It was also kind of ironic that Stockton and Sloan are considered among the sport's iconic figures, seeing as neither of them fancied themselves Hall-of-Fame material.
Sloan often talks about how he figured people didn't think he'd last long when he became coach of the Jazz in 1988.
And Stockton thought he was "a one-year-and-out guy," something he admitted at a press conference earlier in the day.
After being drafted by Utah in the middle of the first round out of an unheralded school called Gonzaga, the smallish point guard didn't expect his NBA career to last too long.
So, perhaps a bit pessimistic and realistic, Stockton saved his first paycheck, down to the last penny. He rented a furnished one-room apartment, bought cans of chili at a discount grocery store, and made his mom's lasagna and piled up leftovers in his fridge. Instead of living like an NBA player, he lived like a college freshman.
"I thought they'd figure me out pretty quickly. I thought the Jazz would figure out that they had made a mistake, so I saved every cent," Stockton recalled. "I was pretty sure I was a one-year-and-out guy."
So happened, Stockton figured out the NBA game before anybody could figure out that he might not exactly fit the mold of a typical player.
Being hooked up with future Hall of Famers in Karl Malone and Sloan turned out to be a perfect fit. His career lasted 19 years, and he rarely missed a game. Just 22 excused absences, in fact.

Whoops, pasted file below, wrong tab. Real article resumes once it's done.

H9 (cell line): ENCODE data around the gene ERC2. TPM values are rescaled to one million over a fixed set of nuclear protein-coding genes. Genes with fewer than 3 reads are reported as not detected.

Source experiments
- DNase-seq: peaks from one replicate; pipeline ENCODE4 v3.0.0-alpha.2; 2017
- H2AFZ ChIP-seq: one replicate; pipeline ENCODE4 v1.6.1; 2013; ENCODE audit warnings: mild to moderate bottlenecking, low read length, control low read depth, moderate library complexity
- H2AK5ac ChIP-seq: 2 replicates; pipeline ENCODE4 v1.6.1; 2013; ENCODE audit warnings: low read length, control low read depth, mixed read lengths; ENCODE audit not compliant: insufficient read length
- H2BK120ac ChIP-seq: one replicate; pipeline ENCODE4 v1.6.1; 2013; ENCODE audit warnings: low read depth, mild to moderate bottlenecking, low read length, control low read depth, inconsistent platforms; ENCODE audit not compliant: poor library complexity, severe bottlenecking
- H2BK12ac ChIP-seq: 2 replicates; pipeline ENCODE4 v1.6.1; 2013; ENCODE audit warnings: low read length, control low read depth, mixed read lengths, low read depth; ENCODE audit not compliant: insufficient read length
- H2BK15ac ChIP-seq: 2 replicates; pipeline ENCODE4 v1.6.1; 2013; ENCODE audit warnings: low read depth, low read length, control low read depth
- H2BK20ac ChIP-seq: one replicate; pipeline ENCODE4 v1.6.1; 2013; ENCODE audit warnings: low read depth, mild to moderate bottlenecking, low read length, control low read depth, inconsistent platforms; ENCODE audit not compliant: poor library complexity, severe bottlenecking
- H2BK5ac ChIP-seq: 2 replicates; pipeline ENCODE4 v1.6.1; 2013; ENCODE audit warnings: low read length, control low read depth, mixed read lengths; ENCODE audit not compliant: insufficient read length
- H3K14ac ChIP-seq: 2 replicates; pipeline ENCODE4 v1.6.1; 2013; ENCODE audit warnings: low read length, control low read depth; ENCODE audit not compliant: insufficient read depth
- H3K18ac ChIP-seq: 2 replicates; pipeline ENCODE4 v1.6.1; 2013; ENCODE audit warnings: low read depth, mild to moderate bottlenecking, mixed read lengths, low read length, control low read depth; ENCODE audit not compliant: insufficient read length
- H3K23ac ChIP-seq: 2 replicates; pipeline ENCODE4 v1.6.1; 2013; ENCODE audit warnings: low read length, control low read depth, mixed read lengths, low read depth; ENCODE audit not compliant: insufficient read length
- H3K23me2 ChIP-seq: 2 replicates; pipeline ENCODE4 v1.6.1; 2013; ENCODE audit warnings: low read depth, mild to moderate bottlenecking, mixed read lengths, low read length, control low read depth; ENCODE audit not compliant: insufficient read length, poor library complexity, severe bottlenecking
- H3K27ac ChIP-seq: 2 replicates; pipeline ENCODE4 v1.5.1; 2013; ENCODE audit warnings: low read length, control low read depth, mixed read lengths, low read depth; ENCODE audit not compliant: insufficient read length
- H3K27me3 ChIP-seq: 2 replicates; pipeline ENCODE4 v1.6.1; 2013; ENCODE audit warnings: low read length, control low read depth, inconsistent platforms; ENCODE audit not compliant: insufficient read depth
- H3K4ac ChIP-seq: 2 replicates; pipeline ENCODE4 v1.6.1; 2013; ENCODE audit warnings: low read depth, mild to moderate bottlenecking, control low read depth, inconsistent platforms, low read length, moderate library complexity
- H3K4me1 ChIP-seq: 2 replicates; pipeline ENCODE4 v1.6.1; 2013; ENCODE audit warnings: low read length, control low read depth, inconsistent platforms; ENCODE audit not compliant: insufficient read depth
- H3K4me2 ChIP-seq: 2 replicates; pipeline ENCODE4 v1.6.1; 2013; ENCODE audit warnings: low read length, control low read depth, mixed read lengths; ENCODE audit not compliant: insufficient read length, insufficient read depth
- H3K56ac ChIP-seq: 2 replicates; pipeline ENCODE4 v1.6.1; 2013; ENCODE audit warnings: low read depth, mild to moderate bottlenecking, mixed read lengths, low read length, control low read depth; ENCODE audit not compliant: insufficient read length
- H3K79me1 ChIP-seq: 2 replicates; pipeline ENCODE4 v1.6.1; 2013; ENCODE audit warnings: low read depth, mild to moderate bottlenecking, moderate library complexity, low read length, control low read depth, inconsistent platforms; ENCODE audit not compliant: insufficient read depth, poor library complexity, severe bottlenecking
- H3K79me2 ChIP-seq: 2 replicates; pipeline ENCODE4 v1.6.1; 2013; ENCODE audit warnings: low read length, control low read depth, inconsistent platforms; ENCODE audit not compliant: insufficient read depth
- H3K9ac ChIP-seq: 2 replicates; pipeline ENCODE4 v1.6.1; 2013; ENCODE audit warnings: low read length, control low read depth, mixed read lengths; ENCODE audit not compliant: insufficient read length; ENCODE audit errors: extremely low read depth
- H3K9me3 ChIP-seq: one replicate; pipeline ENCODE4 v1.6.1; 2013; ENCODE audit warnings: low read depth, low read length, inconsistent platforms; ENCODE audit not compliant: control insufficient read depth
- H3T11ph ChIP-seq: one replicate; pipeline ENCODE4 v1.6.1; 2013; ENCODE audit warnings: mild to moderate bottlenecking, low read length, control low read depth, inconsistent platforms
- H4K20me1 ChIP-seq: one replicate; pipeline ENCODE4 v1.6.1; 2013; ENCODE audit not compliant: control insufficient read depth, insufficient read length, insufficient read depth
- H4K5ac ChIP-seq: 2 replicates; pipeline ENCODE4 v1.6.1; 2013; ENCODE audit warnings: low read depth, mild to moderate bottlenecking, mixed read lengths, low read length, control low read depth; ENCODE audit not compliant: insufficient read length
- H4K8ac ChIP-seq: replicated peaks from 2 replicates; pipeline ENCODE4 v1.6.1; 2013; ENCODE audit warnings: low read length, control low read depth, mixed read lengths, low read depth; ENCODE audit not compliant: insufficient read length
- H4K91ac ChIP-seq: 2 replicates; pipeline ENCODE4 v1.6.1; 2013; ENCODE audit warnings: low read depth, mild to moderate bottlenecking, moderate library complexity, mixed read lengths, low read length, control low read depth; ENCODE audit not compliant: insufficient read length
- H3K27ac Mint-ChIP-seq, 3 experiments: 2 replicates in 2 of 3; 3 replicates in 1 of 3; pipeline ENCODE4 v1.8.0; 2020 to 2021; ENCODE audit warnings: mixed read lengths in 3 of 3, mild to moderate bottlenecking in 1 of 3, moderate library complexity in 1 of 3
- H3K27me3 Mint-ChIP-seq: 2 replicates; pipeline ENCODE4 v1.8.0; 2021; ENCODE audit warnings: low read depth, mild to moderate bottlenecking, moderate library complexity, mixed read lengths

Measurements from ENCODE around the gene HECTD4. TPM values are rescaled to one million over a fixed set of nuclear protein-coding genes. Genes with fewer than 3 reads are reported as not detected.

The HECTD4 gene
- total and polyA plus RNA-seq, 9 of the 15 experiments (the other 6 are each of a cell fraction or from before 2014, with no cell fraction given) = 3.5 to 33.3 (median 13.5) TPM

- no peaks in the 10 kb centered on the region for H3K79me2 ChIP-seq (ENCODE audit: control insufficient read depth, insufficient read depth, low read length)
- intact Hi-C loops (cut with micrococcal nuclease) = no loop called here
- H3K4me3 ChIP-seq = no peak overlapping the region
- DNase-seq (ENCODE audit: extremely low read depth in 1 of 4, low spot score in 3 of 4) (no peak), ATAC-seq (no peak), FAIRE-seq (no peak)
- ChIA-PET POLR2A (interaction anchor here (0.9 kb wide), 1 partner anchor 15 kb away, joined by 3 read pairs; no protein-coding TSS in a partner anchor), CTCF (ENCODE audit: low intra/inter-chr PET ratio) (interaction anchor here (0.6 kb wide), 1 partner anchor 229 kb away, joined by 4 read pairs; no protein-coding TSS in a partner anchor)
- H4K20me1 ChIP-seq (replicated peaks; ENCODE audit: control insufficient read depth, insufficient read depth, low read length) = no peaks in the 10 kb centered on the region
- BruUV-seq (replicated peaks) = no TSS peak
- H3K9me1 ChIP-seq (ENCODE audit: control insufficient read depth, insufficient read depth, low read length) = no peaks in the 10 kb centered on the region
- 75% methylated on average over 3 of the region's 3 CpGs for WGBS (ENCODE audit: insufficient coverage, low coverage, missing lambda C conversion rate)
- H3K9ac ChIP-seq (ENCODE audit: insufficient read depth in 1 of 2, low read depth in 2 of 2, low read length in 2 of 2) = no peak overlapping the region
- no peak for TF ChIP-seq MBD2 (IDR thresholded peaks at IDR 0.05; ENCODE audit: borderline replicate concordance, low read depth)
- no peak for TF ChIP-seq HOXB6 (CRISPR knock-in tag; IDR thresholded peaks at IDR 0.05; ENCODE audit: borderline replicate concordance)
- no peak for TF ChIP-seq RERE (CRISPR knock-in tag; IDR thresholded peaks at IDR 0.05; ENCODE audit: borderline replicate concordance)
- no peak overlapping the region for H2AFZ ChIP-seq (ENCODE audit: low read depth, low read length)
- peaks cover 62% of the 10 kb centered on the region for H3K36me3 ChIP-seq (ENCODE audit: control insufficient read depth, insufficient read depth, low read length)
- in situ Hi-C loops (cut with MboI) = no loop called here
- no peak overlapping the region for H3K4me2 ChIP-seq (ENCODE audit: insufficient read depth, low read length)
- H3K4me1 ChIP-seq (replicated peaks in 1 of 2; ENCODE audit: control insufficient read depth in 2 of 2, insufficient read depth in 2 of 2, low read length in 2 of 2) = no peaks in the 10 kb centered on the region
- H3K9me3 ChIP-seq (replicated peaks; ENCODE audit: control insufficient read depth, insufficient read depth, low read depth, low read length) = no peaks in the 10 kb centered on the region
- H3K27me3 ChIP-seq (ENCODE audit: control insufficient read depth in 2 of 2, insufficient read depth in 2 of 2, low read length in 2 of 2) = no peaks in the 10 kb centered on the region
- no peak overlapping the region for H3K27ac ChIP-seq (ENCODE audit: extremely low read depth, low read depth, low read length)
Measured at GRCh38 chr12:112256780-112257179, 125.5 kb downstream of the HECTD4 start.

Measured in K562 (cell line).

Also turns out, Stockton broke the mold on NBA stereotypes. Though lacking flash and above-the-rim athleticism, Stockton went on to rack up more assists, steals and games with one team than anybody in league history. He was named an All-Star 10 times.
"I had several coaches that took chances on a small skinny kid with enormous feet," Stockton said, referring to his childhood coaches, his Gonzaga coaches and former Jazz coach Frank Layden.
Stockton is as humble about his call to the Hall as he was accurate in passing and shooting.
"I played 30 years of competitive basketball ... and all of those years, not once, never, was I the best player on the team," Stockton said, humbly. He added with a laugh: "I had a shot at it one year because two of our best players got hurt with season-ending injuries."
Both had childhood friends in attendance, old players and teammates (Karl Malone was unable to attend due to a family illness but a few Utah guys were there), friends, family and members of the Jazz organization.
In this historic hoops spot, Sloan, the only NBA coach to win 1,000 games with one team, gave the captive audience a bit of Sloan history.